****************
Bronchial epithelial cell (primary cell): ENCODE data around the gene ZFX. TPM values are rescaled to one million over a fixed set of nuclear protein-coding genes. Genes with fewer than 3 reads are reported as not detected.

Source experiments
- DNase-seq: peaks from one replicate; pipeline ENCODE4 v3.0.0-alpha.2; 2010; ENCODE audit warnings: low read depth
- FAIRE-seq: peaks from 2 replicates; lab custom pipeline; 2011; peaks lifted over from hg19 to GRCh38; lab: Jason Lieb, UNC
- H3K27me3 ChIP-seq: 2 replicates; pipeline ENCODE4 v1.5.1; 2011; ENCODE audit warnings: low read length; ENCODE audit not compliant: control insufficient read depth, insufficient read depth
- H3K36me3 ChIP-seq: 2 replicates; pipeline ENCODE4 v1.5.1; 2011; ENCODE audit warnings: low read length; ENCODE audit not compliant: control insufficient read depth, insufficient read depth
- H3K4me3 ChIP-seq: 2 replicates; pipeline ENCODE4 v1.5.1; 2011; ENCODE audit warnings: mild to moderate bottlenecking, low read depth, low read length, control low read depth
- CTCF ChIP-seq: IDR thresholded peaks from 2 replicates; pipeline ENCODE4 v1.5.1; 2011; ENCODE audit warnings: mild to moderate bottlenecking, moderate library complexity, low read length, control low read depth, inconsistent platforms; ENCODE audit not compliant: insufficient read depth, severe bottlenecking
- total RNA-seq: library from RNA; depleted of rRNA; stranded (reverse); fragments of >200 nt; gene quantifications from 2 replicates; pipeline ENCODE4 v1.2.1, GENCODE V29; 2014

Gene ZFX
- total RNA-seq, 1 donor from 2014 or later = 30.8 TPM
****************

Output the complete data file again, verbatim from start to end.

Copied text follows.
Bronchial epithelial cell (primary cell): ENCODE data around the gene ZFX. TPM values are rescaled to one million over a fixed set of nuclear protein-coding genes. Genes with fewer than 3 reads are reported as not detected.

Source experiments
- DNase-seq: peaks from one replicate; pipeline ENCODE4 v3.0.0-alpha.2; 2010; ENCODE audit warnings: low read depth
- FAIRE-seq: peaks from 2 replicates; lab custom pipeline; 2011; peaks lifted over from hg19 to GRCh38; lab: Jason Lieb, UNC
- H3K27me3 ChIP-seq: 2 replicates; pipeline ENCODE4 v1.5.1; 2011; ENCODE audit warnings: low read length; ENCODE audit not compliant: control insufficient read depth, insufficient read depth
- H3K36me3 ChIP-seq: 2 replicates; pipeline ENCODE4 v1.5.1; 2011; ENCODE audit warnings: low read length; ENCODE audit not compliant: control insufficient read depth, insufficient read depth
- H3K4me3 ChIP-seq: 2 replicates; pipeline ENCODE4 v1.5.1; 2011; ENCODE audit warnings: mild to moderate bottlenecking, low read depth, low read length, control low read depth
- CTCF ChIP-seq: IDR thresholded peaks from 2 replicates; pipeline ENCODE4 v1.5.1; 2011; ENCODE audit warnings: mild to moderate bottlenecking, moderate library complexity, low read length, control low read depth, inconsistent platforms; ENCODE audit not compliant: insufficient read depth, severe bottlenecking
- total RNA-seq: library from RNA; depleted of rRNA; stranded (reverse); fragments of >200 nt; gene quantifications from 2 replicates; pipeline ENCODE4 v1.2.1, GENCODE V29; 2014

Gene ZFX
- total RNA-seq, 1 donor from 2014 or later = 30.8 TPM